When someone you know goes to the Jaipur Lit Fest, you secretly wish you could go as well. Pink city. City of Kings. City of culture. Now books. The very idea of being at a place where almost everyone who comes loves books in some way as a publisher, an author, a book seller, gives any book lover the goosebumps.
So Srishti and I greedily listened as Abhaya and Jaya talked about their festival experience.
It was the first time that they had visited this massive literature festival and they tried to visit as many panels as they could. Some of them stood out.
It is obviously rather hard for anyone living in their own country to be extremely critical of his own government policy, but Gideon Levy, an Israeli journalist, lives against the grain in that sense.
A conversation Abhaya replayed was Levy’s single pointed question at a guard who prevented an ambulance with an old Palestinian man inside from crossing the checkpost for an hour.
The question went something like this: Suppose that was your father in there, would you make him wait this long and this condition?
This humanity inspiring question brought about the opposite effect, he said.
‘The more books you read, the more stupid you become.’ is what Chairman Mao Tse-tung had said during the Cultural Revolution.
“It is strange though how well-read Mao was,” Jaya said, ”In fact the first thing he would do when he woke up in the morning was grab a book and read it.”
Jung Chang, Ma Jian and Anchee Min are all writers who have severed ties with their home country. They spoke about things that are best left forgotten, but which remain in the memories of a few who were unfortunate enough to see how far an ideology could go.
A Cultural Revolution era narration by Anchee Min stood out for Jaya.
An old man, a former capitalist, was declared the enemy of the people. As punishment he was made to clean the street by carrying water from a well. The writer witnessed him collapse in the course of this strenuous exercise, and she informed his daughter who was her neighbour. Like any concerned daughter, she ran out of her house to help her father who had actually suffered from a stroke. “This is the part where you will get goosebumps,” Jaya said. The woman suddenly became aware of the windows staring at her, all eyes of everyone she knew in the neighbourhood seeing her help the enemy of the people.
Daughter or not, she could not help him an enemy of the people as she would only end up inflicting further ruin on herself and the rest of her family.
She left him to die and went back to her house.
Beautiful Offspring: The Art of Historical Fiction
A panel could be full of people—but maybe just one writer stands out and for Jaya and Abhaya, this writer was Eleanor Catton, the Booker Prize winner from New Zealand.
Writing about history is always sticky ground as so much of what you envision now to be abominable was then a part of culture. As a historical writer, you can’t be too priggish and white wash everything according to the status quo today. You will have to accept the facts you dislike—even embrace them for your writing to look authentic.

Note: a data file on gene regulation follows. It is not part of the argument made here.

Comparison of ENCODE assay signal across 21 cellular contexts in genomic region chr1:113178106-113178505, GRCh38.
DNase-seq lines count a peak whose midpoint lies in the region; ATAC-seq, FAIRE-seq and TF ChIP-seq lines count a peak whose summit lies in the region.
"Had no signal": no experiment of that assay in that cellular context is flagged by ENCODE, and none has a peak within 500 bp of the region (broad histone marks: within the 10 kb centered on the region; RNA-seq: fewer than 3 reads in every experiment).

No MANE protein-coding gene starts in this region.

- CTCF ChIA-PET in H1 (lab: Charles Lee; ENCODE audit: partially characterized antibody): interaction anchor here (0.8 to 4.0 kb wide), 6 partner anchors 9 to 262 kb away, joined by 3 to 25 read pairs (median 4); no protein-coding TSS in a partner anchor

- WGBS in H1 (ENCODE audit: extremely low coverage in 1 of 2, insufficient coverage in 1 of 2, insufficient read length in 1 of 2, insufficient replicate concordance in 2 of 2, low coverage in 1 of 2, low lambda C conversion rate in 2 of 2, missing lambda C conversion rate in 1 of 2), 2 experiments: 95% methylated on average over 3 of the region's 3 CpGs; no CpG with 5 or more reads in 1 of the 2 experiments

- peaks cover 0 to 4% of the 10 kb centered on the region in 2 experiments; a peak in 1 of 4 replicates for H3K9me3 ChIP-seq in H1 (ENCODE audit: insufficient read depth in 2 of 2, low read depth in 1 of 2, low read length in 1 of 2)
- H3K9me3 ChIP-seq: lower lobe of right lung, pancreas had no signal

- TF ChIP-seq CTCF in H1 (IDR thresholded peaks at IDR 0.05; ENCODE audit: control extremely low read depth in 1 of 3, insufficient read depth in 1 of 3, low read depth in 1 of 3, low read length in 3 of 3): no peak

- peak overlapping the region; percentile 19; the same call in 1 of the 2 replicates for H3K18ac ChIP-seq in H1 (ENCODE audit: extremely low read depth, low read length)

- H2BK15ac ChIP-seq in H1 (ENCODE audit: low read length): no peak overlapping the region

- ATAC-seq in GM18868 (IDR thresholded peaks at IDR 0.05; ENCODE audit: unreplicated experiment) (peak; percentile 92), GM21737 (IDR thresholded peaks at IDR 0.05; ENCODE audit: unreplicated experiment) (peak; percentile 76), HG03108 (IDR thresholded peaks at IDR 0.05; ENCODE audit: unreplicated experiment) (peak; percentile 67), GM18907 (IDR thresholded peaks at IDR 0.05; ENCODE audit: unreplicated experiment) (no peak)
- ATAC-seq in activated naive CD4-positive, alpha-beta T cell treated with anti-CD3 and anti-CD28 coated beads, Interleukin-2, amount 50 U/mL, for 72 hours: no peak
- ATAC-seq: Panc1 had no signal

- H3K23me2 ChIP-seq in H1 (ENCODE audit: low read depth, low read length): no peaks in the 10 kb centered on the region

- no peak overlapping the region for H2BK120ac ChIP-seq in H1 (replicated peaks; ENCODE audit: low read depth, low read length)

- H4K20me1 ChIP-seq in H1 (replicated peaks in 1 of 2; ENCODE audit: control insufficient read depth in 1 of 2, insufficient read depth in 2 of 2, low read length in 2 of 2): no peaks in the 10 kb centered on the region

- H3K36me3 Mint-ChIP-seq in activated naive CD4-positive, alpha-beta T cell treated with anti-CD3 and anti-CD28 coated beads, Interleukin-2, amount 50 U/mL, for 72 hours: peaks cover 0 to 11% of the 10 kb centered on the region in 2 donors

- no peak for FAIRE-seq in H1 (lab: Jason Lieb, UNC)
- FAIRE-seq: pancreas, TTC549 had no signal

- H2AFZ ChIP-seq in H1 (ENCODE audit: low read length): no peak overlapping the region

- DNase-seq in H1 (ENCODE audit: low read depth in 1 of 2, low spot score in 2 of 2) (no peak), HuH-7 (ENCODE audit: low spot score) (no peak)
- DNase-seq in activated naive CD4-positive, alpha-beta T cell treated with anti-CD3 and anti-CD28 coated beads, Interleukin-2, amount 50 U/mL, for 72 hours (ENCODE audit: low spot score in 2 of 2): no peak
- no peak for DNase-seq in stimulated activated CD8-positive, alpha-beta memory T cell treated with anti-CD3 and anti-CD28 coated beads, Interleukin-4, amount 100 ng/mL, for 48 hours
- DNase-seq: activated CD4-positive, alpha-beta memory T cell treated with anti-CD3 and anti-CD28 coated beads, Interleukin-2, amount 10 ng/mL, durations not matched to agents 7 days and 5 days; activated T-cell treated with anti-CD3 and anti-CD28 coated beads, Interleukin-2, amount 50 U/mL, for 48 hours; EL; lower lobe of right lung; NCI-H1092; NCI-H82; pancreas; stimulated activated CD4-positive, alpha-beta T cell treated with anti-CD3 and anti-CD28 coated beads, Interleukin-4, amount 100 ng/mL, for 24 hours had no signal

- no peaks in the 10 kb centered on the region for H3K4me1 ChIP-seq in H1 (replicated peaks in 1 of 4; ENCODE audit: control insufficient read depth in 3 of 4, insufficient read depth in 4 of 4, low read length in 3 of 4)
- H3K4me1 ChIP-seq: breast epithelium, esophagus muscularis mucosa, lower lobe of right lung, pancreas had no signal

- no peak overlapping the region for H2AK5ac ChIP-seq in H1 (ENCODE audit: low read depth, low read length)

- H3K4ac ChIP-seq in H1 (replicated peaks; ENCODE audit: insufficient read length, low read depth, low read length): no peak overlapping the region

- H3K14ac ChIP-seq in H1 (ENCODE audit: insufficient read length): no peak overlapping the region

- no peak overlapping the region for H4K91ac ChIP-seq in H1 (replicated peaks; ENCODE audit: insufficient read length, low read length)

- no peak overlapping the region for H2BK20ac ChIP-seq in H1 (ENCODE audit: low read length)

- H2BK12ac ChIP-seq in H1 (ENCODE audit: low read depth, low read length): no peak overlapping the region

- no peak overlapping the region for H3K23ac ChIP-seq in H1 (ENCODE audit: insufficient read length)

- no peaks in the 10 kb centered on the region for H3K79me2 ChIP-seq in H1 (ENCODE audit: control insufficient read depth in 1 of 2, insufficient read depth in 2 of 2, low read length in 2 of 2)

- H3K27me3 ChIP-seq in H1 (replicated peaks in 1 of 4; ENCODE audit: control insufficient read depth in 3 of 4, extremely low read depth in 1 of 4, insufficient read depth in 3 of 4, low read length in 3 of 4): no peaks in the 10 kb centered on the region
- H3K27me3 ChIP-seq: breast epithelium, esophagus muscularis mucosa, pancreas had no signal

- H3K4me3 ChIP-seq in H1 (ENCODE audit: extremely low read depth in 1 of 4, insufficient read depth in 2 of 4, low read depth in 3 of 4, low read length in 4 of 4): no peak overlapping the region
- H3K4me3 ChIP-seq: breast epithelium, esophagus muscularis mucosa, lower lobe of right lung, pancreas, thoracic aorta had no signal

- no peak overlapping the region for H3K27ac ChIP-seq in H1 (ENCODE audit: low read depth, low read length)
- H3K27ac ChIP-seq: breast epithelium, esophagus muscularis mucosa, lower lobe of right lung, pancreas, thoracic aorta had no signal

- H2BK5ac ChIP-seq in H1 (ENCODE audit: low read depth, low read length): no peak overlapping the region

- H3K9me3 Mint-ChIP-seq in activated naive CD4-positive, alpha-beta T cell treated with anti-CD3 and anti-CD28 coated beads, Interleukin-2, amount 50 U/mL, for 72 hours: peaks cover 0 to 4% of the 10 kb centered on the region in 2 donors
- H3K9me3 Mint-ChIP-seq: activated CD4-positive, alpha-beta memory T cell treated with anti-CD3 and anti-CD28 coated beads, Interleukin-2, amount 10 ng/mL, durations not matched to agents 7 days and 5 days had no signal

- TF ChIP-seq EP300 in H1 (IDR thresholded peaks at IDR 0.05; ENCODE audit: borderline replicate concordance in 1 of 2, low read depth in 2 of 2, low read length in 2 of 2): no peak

Catton said it was particularly important to ask what is familiar and unfamiliar, not to the writer, but to the reader. The reason for this being that you write for the reader and they should have the unfamiliar explained to them. What is familiar to the writer is not as important.
This library catering to translated works was aptly launched during the Jaipur Lit fest. “It was a treat to watch Sheldon Pollock, the Sanskrit scholar and Professor at Harvard, talk about the challenges of finding a single good translator. Even if they are a few and then you handpick five and then narrow down to a single one, translation is the hardest task,” said Abhaya.
Writing the other
“Two writers, Adam Johnson and Damon Galgut, dealt with unfamiliar places and wrote about it.”
“I read Adam Johnson’s book,” Jaya chimed in, “and it sounded like an American was writing it, even though that was not the intention.”
Adam Johnson explained his writing process as soaking in the experience of a foreign country, while Galgut, a South African writing about India had a far more craft-oriented approach. “One takeaway from Galgut was how he was successfully able to write about himself in the third person, by way of a writing exercise.”
“Very different from Johnson’s self-absorbed style,” mused Jaya.
Zamana Hum Se Hai: New Words New Worlds
“This was a panel that had a lot of scope, considering that that there were four young Hindi authors,” said Abhaya,” but as is the case with all Indian language panels, the argument veered toward imaginary enemies of Hindi literature. In fact, none of the young authors got much of a chance to speak. It was the presenter who shot questions at the audience,”
“Probably a hangover of TV gimmicks,” said Jaya.
“All panels come up with the same issues- the undercurrent of anger at writers of Hindi not being taken seriously enough. What should be taken seriously is not the flag of language that India has so many of, but giving the authors enough review space in mainstream newspapers and other media. All first time authors in any language face the same dilemmas, so they should be treated equally in that respect.”
The conversation veered away to how language rode on economics and how the idea of a Hindi heartland is warped by so much linguistic nitpicking, it makes for another interesting blog post.
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